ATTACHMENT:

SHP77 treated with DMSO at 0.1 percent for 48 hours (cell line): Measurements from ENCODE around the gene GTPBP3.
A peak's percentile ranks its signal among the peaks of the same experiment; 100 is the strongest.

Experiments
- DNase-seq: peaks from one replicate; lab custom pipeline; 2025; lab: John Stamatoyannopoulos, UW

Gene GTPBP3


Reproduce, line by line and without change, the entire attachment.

SHP77 treated with DMSO at 0.1 percent for 48 hours (cell line): Measurements from ENCODE around the gene GTPBP3.
A peak's percentile ranks its signal among the peaks of the same experiment; 100 is the strongest.

Experiments
- DNase-seq: peaks from one replicate; lab custom pipeline; 2025; lab: John Stamatoyannopoulos, UW

Gene GTPBP3